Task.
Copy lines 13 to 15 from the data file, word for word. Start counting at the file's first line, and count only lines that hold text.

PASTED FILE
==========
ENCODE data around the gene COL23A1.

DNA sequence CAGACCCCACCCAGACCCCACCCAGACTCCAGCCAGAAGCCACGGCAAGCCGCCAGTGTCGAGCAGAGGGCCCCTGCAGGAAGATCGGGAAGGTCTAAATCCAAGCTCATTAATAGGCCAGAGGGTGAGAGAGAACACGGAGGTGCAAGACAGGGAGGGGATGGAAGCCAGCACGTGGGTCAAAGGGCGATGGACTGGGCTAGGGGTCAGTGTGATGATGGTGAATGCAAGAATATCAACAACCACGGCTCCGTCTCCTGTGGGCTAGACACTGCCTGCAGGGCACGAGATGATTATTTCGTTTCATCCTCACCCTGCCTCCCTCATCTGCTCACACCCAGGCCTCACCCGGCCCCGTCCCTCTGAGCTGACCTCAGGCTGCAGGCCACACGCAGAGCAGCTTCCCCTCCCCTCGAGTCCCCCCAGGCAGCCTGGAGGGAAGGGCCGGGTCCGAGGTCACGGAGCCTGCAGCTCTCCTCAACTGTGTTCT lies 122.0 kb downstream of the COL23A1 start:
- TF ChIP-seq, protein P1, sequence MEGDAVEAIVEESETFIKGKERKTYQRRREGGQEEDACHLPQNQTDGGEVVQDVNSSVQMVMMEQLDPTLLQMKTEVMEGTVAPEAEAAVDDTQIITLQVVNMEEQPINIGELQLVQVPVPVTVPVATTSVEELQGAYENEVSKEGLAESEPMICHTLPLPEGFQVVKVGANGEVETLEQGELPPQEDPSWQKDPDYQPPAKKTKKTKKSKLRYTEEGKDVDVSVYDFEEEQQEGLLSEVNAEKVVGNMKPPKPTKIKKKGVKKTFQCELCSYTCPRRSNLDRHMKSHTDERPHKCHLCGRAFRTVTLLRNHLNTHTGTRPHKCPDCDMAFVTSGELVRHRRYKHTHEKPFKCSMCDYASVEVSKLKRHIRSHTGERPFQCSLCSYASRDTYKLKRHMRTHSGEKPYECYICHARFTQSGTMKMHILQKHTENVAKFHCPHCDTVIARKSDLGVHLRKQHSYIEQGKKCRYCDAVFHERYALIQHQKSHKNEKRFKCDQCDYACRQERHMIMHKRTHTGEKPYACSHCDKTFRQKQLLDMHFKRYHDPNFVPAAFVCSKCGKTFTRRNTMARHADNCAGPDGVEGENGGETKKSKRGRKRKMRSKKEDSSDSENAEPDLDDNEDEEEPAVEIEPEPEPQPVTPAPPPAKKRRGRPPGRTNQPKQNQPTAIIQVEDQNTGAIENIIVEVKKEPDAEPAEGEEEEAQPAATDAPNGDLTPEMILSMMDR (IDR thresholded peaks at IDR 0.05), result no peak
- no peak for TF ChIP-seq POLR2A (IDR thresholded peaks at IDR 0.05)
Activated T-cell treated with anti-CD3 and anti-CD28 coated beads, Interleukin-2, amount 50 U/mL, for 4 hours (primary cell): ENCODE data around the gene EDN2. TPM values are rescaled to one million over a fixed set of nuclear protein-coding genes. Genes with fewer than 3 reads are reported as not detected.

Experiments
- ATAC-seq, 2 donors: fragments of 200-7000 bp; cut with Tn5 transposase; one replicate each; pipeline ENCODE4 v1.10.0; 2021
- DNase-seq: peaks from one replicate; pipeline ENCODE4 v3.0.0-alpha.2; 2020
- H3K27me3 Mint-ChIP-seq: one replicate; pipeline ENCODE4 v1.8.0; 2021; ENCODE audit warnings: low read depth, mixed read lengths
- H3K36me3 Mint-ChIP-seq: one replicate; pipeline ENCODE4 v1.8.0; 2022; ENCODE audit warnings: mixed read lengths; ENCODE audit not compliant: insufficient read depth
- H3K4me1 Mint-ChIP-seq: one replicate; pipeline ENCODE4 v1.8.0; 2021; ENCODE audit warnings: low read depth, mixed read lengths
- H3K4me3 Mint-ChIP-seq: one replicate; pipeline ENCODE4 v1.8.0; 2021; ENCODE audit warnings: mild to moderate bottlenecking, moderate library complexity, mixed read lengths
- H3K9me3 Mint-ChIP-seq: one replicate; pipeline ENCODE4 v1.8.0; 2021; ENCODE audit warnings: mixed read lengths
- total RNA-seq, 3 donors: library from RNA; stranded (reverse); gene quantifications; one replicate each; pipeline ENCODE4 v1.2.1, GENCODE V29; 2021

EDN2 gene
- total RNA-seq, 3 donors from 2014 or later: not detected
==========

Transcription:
- H3K9me3 Mint-ChIP-seq: one replicate; pipeline ENCODE4 v1.8.0; 2021; ENCODE audit warnings: mixed read lengths
- total RNA-seq, 3 donors: library from RNA; stranded (reverse); gene quantifications; one replicate each; pipeline ENCODE4 v1.2.1, GENCODE V29; 2021

EDN2 gene